On 22 April the S&P500 index opened lower but held above the lows for the last couple of days in the first half hour. These lows were an obvious reference point for a stop-loss for a short-term trade – if the lows were taken out then the trade could be closed for a manageable loss and wait to see what happens next. I ended up buying in at 2,900 with a stop loss at 2,890, just the other side of those lows. If the uptrend was going to continue then a target that was not too audacious was for a run back up to the highs of a couple of days ago, at 2,918. This is using simple support and resistance levels to weigh up whether a trade is really worth taking, regardless of your overall view of the market.

In this example, the risk on the trade was 10 points, and the initial potential profit was 18 points. It’s not the greatest risk versus reward set up – but at least the potential profit is a multiple of the risk, rather than the other way around. Let’s see what happened next.

How the trade worked out

On the day the trade was placed, the market recovered slightly but nothing too dramatic. The same can’t be said of the day after! I will hold my hands up to this being something of a fluke – but it is a real trade I did based on the risk/reward being initially attractive. In the end the trade realised a profit just slightly more than three times the initial risk.

Unfortunately for my bank balance, not all trades turn out this way. But by avoiding the 50/50 “bets”, for want of a better word, you can help tilt the probabilities in your favour, from an investing or trading point of view. So, if it is this straightforward, why are so many people still losing when it comes to trading? I think there is more than one reason for this, but the fundamental problem (as covered at the beginning) is that the average person takes profits too quickly, and lets losses run too far. They are a fugitive from the laws of mathematics!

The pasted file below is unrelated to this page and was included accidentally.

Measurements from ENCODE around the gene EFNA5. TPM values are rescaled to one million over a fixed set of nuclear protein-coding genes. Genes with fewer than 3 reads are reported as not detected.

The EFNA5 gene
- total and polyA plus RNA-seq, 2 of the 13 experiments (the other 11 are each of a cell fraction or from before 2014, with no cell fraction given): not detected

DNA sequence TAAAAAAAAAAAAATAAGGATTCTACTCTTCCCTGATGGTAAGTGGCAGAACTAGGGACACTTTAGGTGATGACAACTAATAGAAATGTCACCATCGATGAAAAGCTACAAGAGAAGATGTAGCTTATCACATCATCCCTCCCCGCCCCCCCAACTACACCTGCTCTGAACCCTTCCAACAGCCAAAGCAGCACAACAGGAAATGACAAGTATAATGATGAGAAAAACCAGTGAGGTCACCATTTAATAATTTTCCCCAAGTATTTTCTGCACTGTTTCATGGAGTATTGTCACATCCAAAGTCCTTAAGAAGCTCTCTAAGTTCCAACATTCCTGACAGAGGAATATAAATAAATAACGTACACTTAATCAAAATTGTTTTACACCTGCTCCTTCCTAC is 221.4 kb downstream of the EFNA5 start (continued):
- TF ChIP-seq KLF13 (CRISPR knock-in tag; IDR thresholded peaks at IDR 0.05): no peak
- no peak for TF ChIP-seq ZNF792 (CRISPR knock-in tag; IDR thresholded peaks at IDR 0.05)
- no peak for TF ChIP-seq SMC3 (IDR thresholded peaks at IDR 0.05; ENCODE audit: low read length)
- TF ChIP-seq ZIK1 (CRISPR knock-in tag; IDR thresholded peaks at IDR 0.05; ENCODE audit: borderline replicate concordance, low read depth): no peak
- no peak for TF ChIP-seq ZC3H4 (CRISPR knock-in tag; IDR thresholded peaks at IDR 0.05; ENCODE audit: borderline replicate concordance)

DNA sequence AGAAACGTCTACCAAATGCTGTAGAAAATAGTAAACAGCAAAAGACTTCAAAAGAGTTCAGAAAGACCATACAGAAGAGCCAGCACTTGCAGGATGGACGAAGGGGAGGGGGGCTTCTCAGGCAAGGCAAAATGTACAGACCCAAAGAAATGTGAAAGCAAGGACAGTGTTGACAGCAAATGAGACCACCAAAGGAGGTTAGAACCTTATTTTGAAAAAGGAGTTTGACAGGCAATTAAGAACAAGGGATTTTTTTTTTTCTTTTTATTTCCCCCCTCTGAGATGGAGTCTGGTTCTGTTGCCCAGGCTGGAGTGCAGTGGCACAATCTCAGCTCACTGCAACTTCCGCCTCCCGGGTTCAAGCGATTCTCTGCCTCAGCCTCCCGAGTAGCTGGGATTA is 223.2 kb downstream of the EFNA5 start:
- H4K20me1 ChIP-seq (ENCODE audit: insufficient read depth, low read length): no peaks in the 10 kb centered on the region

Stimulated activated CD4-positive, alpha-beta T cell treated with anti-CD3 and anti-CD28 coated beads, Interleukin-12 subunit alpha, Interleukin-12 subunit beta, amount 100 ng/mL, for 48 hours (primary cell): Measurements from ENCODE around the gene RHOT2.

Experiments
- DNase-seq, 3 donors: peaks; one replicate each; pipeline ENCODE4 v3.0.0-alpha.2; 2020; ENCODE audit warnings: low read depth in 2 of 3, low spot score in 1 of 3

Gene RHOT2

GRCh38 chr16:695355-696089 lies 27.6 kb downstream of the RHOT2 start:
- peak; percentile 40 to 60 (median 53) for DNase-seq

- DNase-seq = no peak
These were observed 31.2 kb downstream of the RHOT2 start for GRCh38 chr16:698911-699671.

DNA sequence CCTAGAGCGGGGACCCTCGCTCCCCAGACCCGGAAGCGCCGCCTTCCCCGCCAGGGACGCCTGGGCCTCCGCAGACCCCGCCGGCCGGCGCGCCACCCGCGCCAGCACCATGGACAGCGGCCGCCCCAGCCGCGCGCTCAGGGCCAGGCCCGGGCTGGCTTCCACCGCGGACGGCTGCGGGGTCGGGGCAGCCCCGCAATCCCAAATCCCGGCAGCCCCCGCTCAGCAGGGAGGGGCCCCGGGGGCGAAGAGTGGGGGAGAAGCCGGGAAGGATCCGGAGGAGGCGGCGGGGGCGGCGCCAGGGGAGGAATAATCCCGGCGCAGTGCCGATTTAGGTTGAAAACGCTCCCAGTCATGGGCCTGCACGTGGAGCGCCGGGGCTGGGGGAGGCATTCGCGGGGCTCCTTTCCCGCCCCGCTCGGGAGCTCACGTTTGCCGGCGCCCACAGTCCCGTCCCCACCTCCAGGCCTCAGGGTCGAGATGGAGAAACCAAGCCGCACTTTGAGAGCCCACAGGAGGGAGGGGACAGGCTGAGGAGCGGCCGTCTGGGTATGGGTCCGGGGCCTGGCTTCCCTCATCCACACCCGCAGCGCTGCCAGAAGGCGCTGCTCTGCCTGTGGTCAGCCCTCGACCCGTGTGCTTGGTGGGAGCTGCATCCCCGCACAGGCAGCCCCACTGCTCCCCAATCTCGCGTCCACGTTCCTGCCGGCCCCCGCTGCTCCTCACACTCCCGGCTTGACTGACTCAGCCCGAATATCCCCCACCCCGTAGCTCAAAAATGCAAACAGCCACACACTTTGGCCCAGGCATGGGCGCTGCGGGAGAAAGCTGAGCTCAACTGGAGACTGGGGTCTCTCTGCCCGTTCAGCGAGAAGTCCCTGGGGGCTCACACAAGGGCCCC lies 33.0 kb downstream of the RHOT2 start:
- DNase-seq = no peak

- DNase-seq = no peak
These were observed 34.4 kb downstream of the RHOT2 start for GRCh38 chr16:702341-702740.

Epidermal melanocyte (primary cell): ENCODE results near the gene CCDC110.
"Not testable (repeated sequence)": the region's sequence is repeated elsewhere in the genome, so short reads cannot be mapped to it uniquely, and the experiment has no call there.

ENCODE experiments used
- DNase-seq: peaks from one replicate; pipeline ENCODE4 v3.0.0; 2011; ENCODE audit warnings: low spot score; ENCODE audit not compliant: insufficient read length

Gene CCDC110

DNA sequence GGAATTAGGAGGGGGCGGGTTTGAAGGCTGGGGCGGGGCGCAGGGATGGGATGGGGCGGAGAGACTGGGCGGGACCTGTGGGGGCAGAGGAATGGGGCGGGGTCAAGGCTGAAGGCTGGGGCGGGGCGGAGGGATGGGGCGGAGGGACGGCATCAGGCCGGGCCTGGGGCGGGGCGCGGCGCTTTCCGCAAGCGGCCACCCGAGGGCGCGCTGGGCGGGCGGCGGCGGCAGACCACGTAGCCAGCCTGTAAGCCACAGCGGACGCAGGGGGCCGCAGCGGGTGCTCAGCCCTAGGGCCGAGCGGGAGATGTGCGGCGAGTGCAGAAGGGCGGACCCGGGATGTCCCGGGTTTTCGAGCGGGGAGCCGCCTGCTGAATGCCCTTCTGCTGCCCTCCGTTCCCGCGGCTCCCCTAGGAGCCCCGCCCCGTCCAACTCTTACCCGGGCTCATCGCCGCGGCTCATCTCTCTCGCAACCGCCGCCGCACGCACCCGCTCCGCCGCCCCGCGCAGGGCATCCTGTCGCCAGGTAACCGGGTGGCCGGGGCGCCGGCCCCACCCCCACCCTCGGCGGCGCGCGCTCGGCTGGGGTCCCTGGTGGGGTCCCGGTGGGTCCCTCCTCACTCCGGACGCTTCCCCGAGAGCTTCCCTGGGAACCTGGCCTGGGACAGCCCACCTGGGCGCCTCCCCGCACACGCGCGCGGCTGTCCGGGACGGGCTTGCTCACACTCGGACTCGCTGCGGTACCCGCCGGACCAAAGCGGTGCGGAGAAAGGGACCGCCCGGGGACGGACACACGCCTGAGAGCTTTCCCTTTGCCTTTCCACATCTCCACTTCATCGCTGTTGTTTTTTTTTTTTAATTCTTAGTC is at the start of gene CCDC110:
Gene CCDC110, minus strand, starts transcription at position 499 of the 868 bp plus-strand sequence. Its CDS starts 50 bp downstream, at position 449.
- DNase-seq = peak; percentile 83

Waiting for the right opportunity, then rigidly sticking to a stop loss and letting the profit run takes discipline and patience– something that tends to be in short supply, particularly amongst newer entrants to the world of trading and investing. Focussing on these two points will deliver real benefits – far more than worrying about what colour moving averages to use or how many Fibonacci lines you should have on a chart!

Chart of the Month – S&P500

I thought we would continue our US index theme when it comes to the chart of the month, as it is near a really key level. I really like the S&P as an index to watch – it’s a great US benchmark and it consists of 500 stocks rather than just the 30 that make up the Dow Jones. Let’s remind ourselves of the bigger picture.

Ten years of the S&P500

This chart starts at the lows of the financial crisis – remember that? And can you spot a trend? What is interesting here is that the plunge in the last quarter of 2018 still held above that longer-term uptrend which is currently coming in just below the 2,400 mark. The index has had a remarkable bounce back since then.

The last eight months

If you had been living off the grid since last summer, upon checking the price of the S&P you would think it had been an incredibly uneventful time. Of course, nothing could be further from the truth. Markets experienced a significant decline into the end of 2018 – the Dow had its worst December since the Great Depression! The subsequent recovery has been just as relentless and has brought the S&P back to within a whisker, at the time of writing, of its all-time high at 2,941.

Put bluntly, it is break or bust time. A sustained move through this old high would be the classic “chart breakout”. An old barrier has been breached and the expectation would be for a new trend to be underway. The flipside of this is that the market is back to an area where last time around, in September, the sellers came out taking the view that the market was overvalued and down it went. Either way, it should be an interesting few weeks ahead – place your bets.